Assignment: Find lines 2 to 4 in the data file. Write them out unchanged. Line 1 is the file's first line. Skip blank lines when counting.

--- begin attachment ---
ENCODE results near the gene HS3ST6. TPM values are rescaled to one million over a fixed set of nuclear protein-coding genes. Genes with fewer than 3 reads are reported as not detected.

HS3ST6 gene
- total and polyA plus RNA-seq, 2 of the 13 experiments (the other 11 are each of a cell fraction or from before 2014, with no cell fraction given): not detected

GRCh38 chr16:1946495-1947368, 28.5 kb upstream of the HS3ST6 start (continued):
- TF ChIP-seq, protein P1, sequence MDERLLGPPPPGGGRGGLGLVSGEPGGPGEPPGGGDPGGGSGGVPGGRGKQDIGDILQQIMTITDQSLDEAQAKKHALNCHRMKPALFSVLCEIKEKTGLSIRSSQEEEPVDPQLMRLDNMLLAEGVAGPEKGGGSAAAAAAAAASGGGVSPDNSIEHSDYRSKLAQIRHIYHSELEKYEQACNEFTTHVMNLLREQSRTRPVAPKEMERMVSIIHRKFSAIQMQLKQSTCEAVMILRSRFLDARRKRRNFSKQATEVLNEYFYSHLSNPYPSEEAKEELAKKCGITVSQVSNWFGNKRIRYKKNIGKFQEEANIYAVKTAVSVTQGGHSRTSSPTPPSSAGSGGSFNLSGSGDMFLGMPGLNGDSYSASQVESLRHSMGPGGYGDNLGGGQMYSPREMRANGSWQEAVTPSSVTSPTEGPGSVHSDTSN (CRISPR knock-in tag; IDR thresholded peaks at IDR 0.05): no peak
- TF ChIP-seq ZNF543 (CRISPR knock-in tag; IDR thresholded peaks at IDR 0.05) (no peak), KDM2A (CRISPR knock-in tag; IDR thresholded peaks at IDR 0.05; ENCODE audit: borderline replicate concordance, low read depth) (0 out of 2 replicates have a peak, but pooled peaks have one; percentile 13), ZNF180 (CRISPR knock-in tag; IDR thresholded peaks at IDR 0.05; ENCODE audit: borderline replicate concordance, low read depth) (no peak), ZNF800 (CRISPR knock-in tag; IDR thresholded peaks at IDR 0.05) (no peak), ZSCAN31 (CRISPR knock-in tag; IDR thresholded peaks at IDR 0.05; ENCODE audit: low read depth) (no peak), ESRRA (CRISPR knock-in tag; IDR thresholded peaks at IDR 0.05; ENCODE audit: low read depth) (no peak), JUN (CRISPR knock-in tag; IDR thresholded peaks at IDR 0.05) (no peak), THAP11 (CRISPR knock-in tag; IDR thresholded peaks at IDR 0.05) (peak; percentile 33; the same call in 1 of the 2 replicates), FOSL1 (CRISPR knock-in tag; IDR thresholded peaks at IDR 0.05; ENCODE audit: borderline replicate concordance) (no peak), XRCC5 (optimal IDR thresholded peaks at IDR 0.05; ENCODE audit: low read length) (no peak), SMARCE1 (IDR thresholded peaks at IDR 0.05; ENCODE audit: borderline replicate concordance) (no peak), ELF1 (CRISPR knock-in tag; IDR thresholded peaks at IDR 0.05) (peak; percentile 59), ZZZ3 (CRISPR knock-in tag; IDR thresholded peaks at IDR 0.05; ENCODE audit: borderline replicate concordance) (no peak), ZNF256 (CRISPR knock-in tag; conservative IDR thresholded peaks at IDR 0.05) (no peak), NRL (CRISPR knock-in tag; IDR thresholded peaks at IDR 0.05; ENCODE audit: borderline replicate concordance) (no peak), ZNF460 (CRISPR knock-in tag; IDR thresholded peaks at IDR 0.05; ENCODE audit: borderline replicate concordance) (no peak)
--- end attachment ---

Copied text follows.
HS3ST6 gene
- total and polyA plus RNA-seq, 2 of the 13 experiments (the other 11 are each of a cell fraction or from before 2014, with no cell fraction given): not detected

GRCh38 chr16:1946495-1947368, 28.5 kb upstream of the HS3ST6 start (continued):